THE WAKEFIELD PARISH CLERK.
In the middle of last century there lived in Wakefield a certain Peter Priestly, who for many years was sexton of the parish church of All Saints. The then vicar was Michael Bacon, D.D., a tall, portly man, of a commanding presence, who wore a large bushy wig, as was the wont of many old divines of that date. He was a man of rather a warm temperament, and was apt at times, when matters did not flow quite according to his will, to grow a little irritable, and whilst in that condition his habit was frequently to thrust his right hand in a testy, impetuous way under his wig. This habit destroyed the symmetry of that capital ornament, and made it protrude considerably on the right side; and this protrusion grew greater the longer the wig was worn.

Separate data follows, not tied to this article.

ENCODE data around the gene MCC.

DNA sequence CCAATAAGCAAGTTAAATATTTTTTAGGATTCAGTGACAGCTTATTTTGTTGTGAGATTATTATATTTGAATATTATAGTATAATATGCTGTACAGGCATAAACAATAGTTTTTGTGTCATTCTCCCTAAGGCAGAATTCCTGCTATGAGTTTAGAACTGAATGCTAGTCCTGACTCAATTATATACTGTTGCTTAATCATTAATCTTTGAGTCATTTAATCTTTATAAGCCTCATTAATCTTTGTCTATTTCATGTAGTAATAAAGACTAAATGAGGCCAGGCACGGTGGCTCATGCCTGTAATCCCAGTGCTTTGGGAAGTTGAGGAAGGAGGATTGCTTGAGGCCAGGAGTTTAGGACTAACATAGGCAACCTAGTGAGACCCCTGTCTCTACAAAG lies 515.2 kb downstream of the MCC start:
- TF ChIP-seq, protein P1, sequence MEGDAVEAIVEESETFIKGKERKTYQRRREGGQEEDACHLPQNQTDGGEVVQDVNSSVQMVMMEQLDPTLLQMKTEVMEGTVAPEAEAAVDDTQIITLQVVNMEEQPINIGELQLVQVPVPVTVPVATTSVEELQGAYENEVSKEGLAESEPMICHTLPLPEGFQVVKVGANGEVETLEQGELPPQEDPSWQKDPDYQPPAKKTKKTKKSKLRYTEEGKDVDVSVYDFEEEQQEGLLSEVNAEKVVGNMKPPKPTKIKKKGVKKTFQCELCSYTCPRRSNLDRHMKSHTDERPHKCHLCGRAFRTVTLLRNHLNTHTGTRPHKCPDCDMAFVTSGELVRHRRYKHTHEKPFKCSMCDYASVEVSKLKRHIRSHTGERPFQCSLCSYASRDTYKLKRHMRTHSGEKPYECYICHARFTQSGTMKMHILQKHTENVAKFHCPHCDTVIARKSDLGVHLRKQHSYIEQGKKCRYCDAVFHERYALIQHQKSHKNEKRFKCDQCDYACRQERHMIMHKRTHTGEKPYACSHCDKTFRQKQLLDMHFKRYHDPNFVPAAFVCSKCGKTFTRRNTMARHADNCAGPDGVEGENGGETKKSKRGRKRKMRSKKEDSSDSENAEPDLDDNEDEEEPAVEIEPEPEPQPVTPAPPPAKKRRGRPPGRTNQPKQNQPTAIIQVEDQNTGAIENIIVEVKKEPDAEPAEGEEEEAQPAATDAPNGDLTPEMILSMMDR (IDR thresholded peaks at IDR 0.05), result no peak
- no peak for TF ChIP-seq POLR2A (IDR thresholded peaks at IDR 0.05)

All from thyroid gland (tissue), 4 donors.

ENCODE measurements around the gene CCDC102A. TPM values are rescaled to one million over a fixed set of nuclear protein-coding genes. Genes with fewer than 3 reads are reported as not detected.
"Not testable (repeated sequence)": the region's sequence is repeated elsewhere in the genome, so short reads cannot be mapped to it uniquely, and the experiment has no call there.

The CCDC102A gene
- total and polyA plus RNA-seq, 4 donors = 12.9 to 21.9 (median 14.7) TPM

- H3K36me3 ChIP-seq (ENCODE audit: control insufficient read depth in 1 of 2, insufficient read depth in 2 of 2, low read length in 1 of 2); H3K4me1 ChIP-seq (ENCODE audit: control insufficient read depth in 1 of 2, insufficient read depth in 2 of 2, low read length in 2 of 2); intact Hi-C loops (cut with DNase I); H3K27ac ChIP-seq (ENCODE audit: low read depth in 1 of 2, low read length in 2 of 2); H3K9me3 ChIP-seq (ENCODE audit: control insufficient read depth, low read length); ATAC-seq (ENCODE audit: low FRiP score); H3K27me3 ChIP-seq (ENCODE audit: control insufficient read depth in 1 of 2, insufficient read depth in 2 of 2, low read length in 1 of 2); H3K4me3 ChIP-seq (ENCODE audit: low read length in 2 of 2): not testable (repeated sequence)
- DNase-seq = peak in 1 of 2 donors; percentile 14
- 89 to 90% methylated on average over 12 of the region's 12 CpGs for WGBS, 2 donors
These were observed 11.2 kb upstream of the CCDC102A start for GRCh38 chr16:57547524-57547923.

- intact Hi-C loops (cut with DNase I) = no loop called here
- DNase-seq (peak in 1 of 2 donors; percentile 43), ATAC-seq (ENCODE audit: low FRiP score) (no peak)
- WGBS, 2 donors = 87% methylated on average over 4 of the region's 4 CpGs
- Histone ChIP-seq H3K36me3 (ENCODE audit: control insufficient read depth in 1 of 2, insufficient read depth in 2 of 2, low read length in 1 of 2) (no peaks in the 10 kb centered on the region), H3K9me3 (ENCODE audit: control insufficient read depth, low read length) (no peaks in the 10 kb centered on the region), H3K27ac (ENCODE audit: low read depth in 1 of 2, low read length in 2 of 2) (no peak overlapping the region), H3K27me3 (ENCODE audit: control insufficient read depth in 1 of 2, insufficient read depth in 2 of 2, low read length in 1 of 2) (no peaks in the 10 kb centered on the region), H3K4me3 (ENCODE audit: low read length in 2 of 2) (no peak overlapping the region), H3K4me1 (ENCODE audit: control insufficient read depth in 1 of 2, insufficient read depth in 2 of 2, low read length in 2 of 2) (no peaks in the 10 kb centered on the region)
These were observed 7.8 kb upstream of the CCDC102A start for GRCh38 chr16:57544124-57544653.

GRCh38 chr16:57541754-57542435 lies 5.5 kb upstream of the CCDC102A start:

The vicar's wigs were inherited and worn by the sexton, whose venerable and awe-inspiring appearance was much enhanced thereby. Mrs. Priestly in vain endeavoured to reduce the protuberance of hair on the right side, so as not to betray the origin of the wig. The horse-hair resumed its elasticity in spite of her efforts, and the congregation in the parish church were amused to see the stately Doctor in his reading-desk with a deformed wig, and below him the scarcely less stately clerk in a wig the counterpart of that of the Doctor. But what amused the wags not a little was to observe the fact that when the Doctor's wig was perfectly